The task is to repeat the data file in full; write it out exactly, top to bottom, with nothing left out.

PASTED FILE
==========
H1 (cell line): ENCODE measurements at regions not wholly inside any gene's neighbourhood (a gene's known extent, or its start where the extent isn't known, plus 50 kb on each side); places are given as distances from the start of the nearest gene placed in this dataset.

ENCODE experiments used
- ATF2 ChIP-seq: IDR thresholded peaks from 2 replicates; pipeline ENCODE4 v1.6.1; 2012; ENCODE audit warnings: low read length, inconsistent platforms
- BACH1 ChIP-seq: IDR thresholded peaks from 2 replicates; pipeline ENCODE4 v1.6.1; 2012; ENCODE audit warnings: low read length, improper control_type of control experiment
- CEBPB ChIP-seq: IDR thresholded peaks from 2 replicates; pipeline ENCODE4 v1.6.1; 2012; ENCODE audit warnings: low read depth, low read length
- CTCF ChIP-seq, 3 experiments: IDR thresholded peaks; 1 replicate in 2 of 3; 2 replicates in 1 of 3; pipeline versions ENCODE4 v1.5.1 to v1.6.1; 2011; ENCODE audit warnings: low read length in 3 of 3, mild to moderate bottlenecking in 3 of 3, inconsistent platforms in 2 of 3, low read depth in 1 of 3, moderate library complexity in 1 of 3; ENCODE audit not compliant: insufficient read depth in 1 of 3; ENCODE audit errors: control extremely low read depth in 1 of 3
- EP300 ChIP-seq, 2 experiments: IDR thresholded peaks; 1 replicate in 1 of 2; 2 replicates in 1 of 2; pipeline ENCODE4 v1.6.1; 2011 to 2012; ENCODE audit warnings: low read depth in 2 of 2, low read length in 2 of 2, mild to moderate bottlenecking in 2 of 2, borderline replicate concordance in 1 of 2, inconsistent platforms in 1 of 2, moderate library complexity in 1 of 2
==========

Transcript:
H1 (cell line): ENCODE measurements at regions not wholly inside any gene's neighbourhood (a gene's known extent, or its start where the extent isn't known, plus 50 kb on each side); places are given as distances from the start of the nearest gene placed in this dataset.

ENCODE experiments used
- ATF2 ChIP-seq: IDR thresholded peaks from 2 replicates; pipeline ENCODE4 v1.6.1; 2012; ENCODE audit warnings: low read length, inconsistent platforms
- BACH1 ChIP-seq: IDR thresholded peaks from 2 replicates; pipeline ENCODE4 v1.6.1; 2012; ENCODE audit warnings: low read length, improper control_type of control experiment
- CEBPB ChIP-seq: IDR thresholded peaks from 2 replicates; pipeline ENCODE4 v1.6.1; 2012; ENCODE audit warnings: low read depth, low read length
- CTCF ChIP-seq, 3 experiments: IDR thresholded peaks; 1 replicate in 2 of 3; 2 replicates in 1 of 3; pipeline versions ENCODE4 v1.5.1 to v1.6.1; 2011; ENCODE audit warnings: low read length in 3 of 3, mild to moderate bottlenecking in 3 of 3, inconsistent platforms in 2 of 3, low read depth in 1 of 3, moderate library complexity in 1 of 3; ENCODE audit not compliant: insufficient read depth in 1 of 3; ENCODE audit errors: control extremely low read depth in 1 of 3
- EP300 ChIP-seq, 2 experiments: IDR thresholded peaks; 1 replicate in 1 of 2; 2 replicates in 1 of 2; pipeline ENCODE4 v1.6.1; 2011 to 2012; ENCODE audit warnings: low read depth in 2 of 2, low read length in 2 of 2, mild to moderate bottlenecking in 2 of 2, borderline replicate concordance in 1 of 2, inconsistent platforms in 1 of 2, moderate library complexity in 1 of 2